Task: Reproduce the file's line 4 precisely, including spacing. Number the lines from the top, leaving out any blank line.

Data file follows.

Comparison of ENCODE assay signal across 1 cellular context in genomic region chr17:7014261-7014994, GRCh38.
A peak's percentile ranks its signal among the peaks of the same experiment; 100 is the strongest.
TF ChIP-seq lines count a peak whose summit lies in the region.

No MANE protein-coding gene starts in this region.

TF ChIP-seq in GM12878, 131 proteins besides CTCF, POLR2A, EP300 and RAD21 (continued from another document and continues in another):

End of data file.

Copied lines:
No MANE protein-coding gene starts in this region.